By Horus Alas
Nearly a year ago, I wrote a piece for The Bloc that addressed some of the pros and cons of free speech in our society. It was largely framed in a progressive vs. conservative context, and I made the case that while racist or otherwise bigoted speech is protected in our society, its use debases the speaker and denigrates its targets.
That article was written before President Trump was sworn into office. It was also prior to the discovery of a noose in the Phi Kappa Tau fraternity house at this university. Most tragically, it was before the murder of Lt. Richard Collins III, an African-American Bowie State University student, on this campus.
We needn’t do much research to find correlations between the new social climate under the Trump administration and an upswell in hate speech and crimes. It’s 2017. Adolf Hitler has been dead for over half a century, but Trump supporters marched on the streets of our cities brandishing Nazi regalia just three months ago.
College campuses in particular find themselves a contentious battle ground in deliberations on whether to allow or ban such intolerant speech.
Conservatives tend to regard campuses as indoctrination hives where students leave with overwhelmingly liberal views. Colleges, on the other hand, are often torn between allowing all students to express their ideas—even if these might be outright hateful—and protecting minority groups.
This university is no exception to these ideological skirmishes. Recently, posters claiming, “It’s okay to be white,” were discovered hanging at McKeldin Mall as well as in nearby Montgomery Blair High School in Silver Spring, Maryland.
Amid widespread student outcry, the University Senate began talks to institute a ban on hate speech throughout this campus. In response, Diane Kresja, Deputy General Counsel and Chief of Staff for this university, claimed that such a ban would infringe upon students’ First Amendment rights.
Kresja’s statement on the matter argued, “This is not a home. If people are paying money to come to college because they want a home—where people all think alike and have the same political views, and the same social views and views on sexual orientation and transgender and whatever religion or whatever it is—they should stay at home.”
Kresja’s comments caused further outrage among the student community.
Students from the activist group Protect UMD blasted University President Wallace Loh on twitter, claiming, “We think you all need to regroup, discuss and reevaluate who you allow to make your statements #UMDNotAHome.”
The Political Latinxs United for Movement and Action in Society—PLUMAS, for short—likewise issued a tweet condemning the university administration’s position. “Telling us to ‘stay at home’ is a clear example of this university’s faux commitment to diversity and inclusion,” they said.
Junior hearing and speech sciences major Sydney Hancock issued an especially pithy response to Kresja’s remarks on twitter, claiming, “I don’t want people to all think alike, I just want people to not be fucking nazis thanks.”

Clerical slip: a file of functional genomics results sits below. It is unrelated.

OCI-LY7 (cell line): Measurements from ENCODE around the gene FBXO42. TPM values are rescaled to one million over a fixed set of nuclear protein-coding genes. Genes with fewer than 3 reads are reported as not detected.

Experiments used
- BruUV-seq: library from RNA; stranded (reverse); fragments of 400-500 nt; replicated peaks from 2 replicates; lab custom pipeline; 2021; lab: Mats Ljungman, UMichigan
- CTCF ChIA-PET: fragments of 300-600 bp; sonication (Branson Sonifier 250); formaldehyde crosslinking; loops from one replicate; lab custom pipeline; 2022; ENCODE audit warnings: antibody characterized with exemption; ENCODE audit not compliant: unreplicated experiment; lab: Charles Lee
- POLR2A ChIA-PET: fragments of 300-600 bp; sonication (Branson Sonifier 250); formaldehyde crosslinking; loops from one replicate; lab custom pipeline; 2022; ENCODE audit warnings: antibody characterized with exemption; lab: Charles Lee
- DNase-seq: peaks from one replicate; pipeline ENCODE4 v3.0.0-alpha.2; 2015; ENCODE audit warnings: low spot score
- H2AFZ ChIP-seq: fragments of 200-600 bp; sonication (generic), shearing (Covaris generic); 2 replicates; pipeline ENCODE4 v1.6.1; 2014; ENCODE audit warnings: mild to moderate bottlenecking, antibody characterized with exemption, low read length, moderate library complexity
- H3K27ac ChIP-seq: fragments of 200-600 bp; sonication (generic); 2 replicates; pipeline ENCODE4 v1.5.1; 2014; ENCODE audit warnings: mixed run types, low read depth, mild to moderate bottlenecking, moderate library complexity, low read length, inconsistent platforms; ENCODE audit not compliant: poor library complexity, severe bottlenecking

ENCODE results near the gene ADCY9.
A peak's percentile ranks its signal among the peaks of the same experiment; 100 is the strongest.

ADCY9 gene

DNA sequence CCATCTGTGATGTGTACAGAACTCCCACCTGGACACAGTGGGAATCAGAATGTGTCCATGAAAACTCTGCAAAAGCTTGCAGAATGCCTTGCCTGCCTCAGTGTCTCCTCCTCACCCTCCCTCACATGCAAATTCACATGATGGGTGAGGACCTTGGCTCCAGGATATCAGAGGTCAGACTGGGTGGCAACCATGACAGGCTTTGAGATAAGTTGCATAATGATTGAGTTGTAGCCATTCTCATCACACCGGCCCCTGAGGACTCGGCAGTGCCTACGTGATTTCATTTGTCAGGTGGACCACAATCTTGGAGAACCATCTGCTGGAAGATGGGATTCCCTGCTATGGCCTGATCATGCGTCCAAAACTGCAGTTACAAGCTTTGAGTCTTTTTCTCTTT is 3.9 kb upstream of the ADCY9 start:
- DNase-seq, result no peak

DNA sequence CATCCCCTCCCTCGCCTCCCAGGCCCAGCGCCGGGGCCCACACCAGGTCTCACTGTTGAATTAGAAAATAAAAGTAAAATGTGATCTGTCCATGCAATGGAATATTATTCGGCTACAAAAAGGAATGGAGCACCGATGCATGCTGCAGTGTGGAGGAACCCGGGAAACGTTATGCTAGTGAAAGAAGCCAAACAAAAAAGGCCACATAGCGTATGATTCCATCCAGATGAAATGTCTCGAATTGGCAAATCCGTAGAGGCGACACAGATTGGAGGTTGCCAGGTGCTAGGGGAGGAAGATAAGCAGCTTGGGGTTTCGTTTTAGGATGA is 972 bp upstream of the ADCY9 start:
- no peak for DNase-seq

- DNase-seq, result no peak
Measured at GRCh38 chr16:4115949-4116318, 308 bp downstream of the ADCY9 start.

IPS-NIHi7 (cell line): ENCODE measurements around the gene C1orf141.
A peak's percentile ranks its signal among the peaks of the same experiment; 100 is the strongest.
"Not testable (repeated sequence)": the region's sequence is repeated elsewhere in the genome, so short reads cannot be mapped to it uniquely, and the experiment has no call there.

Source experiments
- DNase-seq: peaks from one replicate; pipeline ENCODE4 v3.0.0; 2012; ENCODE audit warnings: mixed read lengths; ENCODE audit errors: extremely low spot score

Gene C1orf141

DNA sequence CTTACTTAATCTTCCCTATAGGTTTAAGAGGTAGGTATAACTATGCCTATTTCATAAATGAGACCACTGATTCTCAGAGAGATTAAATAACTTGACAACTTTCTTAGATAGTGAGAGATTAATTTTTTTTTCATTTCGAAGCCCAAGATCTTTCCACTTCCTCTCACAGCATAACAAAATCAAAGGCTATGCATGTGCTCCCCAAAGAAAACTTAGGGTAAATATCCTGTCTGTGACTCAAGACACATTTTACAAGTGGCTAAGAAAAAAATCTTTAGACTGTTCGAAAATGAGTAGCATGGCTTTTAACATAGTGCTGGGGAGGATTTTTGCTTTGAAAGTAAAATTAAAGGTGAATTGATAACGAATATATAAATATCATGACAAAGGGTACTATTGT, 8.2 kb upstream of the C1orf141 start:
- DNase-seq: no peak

By and large, student response at this campus is one of disgust and revulsion in the wake of the string of hate speech incidents we’ve seen since the inception of the Trump era.
Would it have been possible to imagine nooses and white supremacist propaganda on our campus during the Obama years?
Maybe, but not without some difficulty. One also imagines each of these incidents would have aroused much more scandal two years ago, when the President of the United States didn’t issue public statements expressing solidarity with white supremacists.
As has happened in the past and will continue to happen in the future, college campuses prove themselves to be a hot bed of ideas. When these contrast and clash with enough vigor, they give way to ideological battlefields.
The majority of students at this university feel that no student should be made to feel uncomfortable on campus due to the color of their skin, religious affiliation, sexual orientation, etc.
A shadowy, nefarious minority, leveraged by the racial and cultural animus of the Trump administration, feels emboldened enough to use hate speech on campus as a means to intimidate our vast array of minority students. For now, they find their rhetoric sanctioned by the university administration.
Those of us who stand diametrically opposed to these vile acts of intimidation will have to fight this battle on our own. We will stand in solidarity with undocumented students, the LGBTQIA+ community, our Muslim and African-American peers, et al.
We will wage this war of ideas in the pages of our campus publications, in our classrooms, residence halls, libraries and study areas, etc.
We will win this war of ideas because, unlike our opponents, we are equipped with a firm conviction in the inherent and universal equality of all human beings. History, spirit and universal truth are on our side.
Featured Photo Credit: Courtesy of teakwood’s Flickr account.
Horus Alas is a freelance writer and can be reached at firstname.lastname@example.org.